Heat gathers in my cheeks. I know I have an ugly batch of hives dot ted all over my neck.
Calm down, I tell myself, willing my fear response to chill the hell out.
A few people call out at us. At me, really. Taunts.
Georgie bristles and yanks me forward.
There are three kegs set up in the outdoor kitchen, along with chips, salsa, guacamole, fruit salad, and platters of finger foods. Uninspired food. Lackluster. That was my role. Cora hasn’t found anyone else to help menu plan. Clearly.
I wave at all my hecklers, bowing.
“Why’d you do that?” she whispers hard.
“What was I supposed to do?”
“I can’t ignore them,” I say.
If only she knew how true that was. I keep a file on my computer full of screenshots of social media comments and articles written about me after the incident happened. I recorded every word of every comment people made about me. I tracked all the lies, all the rumors. I watched it spiral. I had to know. I had to be prepared.
“Yes, you can. Pretend they aren’t talking to you.”
“Uh, thanks for the brilliant advice,” I snap, then feel a pinch of regret when I see surprise flicker across her face.
“I know plenty about ignoring people, and about being ignored,” she says. “Or did you forget?” Her eyes burn into mine.
“I know.” I touch her arm. I can’t do this alone. “I’m sorry. I just . . . Let’s get beers. I need a little liquid courage.” I walk out of view of Jase’s idiot friends.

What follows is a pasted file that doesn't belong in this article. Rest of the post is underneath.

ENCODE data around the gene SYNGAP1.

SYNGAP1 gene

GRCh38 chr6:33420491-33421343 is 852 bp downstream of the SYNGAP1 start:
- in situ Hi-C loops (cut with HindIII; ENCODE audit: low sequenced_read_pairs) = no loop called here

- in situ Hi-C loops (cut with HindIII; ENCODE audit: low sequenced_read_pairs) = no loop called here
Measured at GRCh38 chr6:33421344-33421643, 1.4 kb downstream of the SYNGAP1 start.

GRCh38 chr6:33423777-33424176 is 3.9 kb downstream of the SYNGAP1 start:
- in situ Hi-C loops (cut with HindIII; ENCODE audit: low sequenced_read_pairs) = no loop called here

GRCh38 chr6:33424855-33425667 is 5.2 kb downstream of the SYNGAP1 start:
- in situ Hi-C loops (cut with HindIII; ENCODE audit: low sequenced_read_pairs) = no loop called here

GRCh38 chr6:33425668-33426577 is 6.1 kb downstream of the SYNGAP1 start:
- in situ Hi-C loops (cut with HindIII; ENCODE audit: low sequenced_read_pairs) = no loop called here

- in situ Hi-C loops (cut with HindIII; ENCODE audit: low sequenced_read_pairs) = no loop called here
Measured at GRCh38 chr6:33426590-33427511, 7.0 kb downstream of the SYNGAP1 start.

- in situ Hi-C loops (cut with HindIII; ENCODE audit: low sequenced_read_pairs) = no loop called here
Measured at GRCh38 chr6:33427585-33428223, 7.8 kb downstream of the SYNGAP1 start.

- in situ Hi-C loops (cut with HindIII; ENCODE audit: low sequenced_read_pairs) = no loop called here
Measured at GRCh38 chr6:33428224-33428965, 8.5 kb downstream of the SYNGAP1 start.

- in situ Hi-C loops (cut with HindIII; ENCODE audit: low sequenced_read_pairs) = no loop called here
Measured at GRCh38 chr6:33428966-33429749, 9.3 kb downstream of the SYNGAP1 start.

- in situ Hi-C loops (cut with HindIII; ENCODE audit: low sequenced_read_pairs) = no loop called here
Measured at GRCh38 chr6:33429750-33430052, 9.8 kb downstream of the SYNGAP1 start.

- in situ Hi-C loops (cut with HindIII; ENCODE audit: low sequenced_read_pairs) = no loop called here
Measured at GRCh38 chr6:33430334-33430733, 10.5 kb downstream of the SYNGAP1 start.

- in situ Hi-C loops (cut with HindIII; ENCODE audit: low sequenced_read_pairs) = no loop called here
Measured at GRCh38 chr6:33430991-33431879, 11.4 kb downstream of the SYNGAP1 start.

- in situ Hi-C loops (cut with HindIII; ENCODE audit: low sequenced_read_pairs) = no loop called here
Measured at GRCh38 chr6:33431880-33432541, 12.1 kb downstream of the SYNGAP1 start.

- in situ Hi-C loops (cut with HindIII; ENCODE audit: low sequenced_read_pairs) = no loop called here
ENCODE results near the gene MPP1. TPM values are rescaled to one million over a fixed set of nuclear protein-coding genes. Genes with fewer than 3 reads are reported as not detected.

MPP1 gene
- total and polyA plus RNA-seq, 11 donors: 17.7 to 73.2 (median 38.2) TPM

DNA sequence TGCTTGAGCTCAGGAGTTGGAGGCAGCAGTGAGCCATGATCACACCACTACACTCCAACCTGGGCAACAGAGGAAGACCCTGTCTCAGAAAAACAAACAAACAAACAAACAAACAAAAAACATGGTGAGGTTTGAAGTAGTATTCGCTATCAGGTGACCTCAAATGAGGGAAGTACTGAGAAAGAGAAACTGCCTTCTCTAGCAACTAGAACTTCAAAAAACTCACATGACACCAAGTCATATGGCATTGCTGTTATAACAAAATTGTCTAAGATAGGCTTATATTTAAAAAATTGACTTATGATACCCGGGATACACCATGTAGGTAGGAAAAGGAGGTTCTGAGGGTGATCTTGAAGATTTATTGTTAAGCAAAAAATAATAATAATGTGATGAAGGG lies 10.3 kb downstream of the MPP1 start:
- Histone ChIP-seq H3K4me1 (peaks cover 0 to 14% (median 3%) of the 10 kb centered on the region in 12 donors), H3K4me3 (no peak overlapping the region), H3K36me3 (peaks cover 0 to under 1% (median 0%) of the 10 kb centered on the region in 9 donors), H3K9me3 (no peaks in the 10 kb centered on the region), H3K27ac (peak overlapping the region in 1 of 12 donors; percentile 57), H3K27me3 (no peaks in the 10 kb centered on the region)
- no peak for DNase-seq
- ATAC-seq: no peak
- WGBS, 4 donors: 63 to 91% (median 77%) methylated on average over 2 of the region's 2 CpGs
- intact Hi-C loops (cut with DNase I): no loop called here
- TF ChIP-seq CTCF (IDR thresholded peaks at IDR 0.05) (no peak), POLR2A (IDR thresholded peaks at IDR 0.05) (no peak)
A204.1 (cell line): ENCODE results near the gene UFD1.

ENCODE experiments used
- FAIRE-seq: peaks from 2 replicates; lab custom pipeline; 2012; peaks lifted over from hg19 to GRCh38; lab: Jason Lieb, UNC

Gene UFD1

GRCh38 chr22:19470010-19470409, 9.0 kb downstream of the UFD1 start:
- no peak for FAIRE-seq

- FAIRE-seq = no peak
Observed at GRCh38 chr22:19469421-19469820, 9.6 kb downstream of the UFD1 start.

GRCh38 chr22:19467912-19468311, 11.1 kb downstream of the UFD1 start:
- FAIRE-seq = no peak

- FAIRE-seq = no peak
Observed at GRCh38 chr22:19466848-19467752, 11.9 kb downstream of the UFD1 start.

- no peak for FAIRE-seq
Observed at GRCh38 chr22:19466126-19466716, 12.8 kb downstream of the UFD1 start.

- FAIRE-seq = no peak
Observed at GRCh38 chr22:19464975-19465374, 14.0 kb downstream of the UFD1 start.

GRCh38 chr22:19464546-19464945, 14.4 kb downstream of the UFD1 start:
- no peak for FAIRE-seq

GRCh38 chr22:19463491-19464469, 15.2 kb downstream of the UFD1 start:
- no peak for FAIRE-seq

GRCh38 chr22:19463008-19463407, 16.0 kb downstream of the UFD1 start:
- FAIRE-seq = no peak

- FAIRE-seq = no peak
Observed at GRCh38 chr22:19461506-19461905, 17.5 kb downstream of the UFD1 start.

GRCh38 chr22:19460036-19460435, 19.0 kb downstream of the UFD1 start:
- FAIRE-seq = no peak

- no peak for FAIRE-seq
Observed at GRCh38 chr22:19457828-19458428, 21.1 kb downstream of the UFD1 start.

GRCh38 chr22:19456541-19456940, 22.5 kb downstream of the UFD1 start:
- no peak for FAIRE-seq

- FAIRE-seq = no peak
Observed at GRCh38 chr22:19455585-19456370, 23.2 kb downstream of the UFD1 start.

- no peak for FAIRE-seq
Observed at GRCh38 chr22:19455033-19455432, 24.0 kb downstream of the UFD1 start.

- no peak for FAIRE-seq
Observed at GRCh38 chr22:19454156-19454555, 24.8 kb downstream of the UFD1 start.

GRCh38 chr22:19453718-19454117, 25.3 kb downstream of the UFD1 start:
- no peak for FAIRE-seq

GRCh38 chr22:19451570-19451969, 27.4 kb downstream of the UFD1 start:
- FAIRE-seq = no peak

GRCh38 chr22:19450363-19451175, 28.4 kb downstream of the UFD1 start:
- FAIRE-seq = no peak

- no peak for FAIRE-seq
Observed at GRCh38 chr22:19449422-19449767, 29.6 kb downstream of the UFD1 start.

“Too many calories. I’m going to go mix something”—she points over past the pool—“at that bar thing over there. Maybe seltzer or a diet soda. Be right back.”
“Okay.” I push away a twinge of fear as she walks away. I used to be afraid of nothing. I’d march into a party like this one and announce I had arrived, that the most stimulating conversation of the night could begin. But now my nerves feel like I’ve swallowed an earthquake.
I stare into the house through the windows. Couples find dark corners to curl up in. A group sits around a table, playing cards. People zip through the back door, wrapped in towels and headed for the pool. Last year, I was the first one over at Cora’s house to set up, and the last one to leave the next day. I used to be somebody: someone you wanted to sit with at lunch or hang with in my pool-house bedroom, someone you hoped followed you back on social media.